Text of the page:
ASU welcomes new conductor

Story Submitted (mtfrontdesk@mountaintimes.com)



Article Published: Nov. 1, 2012 | Modified: Nov. 1, 2012
ASU welcomes new conductor

The Hayes School of Music’s Dr. Chung Park conducts the Appalachian Symphony Orchestra during a rehearsal. Park, the school’s new director of orchestral activities, will direct the musicians in a Dec. 2 performance.

Photo by Marie Freeman



Inspired by his high school orchestra teacher, Dr. Chung Park challenges his students to become “irreplaceable.”

Park is the new director of orchestral activities in Appalachian State University’s Hayes School of Music. Park conducts the Appalachian Symphony Orchestra, Appalachian Philharmonic and Appalachian Opera Theatre. He is an assistant professor of music at Appalachian.

Park also is the music director and conductor of Project Copernicus, a Miami-based, large chamber ensemble dedicated to performing music by living composers. For more information, visit http://projectcopernicus.org.

Park said he was first motivated by his high school teacher, who was “a very accomplished musician” and set high standards for his students. Influenced by his mentor’s instruction, Park began infusing what he learned from him into his own teaching practices when he started conducting.

“I quickly learned that if you challenge your students, they will deliver,” Park said. “If you allow them to only be a ‘B’ student, that’s what you’ll get. As a teacher, I challenge my students to grow. I think that we can be one of the premier orchestral programs in the Southeastern United States and gain national recognition.”

Park believes that it is important for students to play both the “standard orchestral repertoire” – Tchaikovsky, Beethoven and Bach – as well as works by living composers.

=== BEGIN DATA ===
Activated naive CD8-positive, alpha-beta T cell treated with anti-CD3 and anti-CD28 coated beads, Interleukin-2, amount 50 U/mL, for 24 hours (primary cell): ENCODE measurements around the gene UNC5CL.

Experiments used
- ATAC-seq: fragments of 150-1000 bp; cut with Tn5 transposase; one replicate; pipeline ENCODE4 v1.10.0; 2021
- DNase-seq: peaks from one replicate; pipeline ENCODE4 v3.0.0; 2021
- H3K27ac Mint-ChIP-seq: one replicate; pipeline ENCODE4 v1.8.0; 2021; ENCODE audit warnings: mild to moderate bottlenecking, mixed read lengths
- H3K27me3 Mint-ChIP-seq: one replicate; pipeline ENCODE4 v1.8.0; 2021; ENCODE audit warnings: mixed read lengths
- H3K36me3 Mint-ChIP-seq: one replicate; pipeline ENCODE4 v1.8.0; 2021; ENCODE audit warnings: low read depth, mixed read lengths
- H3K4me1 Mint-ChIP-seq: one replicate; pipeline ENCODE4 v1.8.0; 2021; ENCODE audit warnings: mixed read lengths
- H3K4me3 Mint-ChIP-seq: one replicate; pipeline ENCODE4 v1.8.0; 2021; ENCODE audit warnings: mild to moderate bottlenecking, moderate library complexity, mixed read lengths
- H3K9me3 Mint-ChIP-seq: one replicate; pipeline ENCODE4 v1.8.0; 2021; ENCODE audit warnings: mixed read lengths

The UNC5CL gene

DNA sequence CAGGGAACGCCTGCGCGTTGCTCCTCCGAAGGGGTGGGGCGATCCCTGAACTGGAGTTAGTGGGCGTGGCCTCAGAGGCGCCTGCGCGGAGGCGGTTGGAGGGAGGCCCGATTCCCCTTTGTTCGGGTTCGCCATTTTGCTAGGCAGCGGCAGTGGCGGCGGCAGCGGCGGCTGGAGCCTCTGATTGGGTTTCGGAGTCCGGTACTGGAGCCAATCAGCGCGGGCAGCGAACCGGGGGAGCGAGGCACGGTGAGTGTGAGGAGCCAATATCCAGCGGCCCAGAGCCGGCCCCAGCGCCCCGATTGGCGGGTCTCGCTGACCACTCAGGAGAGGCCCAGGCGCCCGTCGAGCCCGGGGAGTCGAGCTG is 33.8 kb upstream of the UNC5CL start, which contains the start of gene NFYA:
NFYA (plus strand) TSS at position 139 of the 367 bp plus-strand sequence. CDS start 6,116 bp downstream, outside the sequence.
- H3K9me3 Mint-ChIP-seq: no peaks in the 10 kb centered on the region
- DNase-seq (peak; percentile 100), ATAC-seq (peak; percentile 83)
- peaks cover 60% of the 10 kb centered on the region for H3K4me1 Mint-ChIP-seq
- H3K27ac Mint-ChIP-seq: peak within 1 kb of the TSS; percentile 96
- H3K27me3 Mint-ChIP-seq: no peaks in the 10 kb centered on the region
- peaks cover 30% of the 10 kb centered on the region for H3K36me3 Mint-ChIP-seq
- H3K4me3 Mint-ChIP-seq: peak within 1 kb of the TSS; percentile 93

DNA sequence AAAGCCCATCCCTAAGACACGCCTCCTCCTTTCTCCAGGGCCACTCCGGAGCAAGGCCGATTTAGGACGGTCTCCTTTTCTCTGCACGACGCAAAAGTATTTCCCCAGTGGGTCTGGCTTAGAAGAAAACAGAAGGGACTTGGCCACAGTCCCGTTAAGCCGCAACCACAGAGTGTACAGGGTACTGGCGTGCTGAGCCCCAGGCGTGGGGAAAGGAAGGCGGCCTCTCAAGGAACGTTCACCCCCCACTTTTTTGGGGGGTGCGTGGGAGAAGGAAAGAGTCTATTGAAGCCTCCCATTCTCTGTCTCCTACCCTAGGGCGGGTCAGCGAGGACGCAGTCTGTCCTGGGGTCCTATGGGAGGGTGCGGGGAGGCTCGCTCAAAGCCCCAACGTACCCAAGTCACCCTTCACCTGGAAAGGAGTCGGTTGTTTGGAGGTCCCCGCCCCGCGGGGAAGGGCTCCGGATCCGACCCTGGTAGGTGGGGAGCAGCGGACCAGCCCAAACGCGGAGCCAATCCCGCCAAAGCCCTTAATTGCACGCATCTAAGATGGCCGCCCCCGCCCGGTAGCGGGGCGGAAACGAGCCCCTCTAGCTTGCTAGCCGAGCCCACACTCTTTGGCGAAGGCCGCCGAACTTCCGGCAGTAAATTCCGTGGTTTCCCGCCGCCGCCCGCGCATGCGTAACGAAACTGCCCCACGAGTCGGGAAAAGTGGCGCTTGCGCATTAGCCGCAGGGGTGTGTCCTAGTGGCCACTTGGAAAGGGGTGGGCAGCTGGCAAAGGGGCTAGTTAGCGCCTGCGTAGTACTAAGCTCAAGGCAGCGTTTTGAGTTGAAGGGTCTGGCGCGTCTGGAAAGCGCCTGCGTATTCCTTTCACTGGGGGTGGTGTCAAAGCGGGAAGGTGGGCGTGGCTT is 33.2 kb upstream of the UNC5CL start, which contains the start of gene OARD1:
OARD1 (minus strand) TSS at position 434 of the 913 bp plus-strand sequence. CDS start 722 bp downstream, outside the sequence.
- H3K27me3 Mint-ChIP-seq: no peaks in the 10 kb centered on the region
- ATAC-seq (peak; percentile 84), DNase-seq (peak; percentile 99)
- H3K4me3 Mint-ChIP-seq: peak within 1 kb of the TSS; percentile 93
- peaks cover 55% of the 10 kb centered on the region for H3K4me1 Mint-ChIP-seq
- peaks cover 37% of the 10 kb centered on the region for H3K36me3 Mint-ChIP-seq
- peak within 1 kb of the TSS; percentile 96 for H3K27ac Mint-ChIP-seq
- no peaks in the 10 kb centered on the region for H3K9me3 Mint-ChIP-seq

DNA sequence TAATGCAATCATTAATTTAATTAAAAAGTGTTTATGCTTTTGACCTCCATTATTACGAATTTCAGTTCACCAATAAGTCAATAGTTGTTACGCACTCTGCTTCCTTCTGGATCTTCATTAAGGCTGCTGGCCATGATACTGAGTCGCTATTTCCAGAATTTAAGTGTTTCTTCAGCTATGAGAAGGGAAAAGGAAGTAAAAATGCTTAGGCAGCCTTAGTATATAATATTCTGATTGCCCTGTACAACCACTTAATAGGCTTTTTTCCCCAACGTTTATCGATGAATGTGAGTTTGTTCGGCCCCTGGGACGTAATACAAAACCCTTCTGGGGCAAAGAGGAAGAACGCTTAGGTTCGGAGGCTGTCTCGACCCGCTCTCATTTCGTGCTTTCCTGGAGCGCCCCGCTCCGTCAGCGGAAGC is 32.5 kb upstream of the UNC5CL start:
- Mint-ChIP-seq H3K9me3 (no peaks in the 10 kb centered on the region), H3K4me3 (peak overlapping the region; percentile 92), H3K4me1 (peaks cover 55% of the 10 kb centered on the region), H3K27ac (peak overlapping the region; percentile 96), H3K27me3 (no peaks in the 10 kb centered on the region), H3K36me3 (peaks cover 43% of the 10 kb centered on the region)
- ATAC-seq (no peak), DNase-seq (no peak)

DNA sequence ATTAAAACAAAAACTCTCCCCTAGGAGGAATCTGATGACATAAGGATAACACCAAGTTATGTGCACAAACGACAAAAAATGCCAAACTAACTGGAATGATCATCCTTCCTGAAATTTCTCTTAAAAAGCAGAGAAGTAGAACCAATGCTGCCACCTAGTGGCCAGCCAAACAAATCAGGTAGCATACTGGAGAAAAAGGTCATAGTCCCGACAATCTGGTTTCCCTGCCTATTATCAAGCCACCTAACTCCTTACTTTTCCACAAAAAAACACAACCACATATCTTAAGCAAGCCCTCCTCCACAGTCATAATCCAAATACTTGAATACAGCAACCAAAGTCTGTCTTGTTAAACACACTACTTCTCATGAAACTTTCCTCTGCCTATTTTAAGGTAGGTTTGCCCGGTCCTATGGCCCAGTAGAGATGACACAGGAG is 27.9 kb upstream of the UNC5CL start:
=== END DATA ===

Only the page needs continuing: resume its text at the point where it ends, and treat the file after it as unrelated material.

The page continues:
Prior to his work at Appalachian, Park was the music director and conductor of the Idaho State-Civic Symphony. Though similar to the position he now holds at Appalachian, that job was more administrative than teaching-oriented.

“I got into this profession to teach, not to gain notoriety in the community,” he said. “I like to see students succeed and shepherd them towards achieving their goals. I think that what we need to do as educators is instill an ethic in our students that you can’t ever stop growing, you can’t ever stop making yourself irreplaceable.”

Park has been impressed by the student-centered focus of Appalachian and the High Country community.

“The thing I have really noticed since I’ve been here is that there really is an ‘Appalachian way,’” Park said. “It’s not talked about like that, but it’s focused on learning, supporting students and helping them to succeed and doing things that people say are impossible. I love that fighting spirit.”

Park earned his doctoral degree of musical arts in instrumental conducting at the University of Miami. He received two master’s degrees: one in viola performance from Western Michigan University and the other in orchestral conducting from the University of Illinois. Park received his undergraduate degree in viola performance from the Peabody Institute of Johns Hopkins University.

For details about upcoming orchestral performances, visit the Hayes School of Music calendar at http://www.music.appstate.edu.

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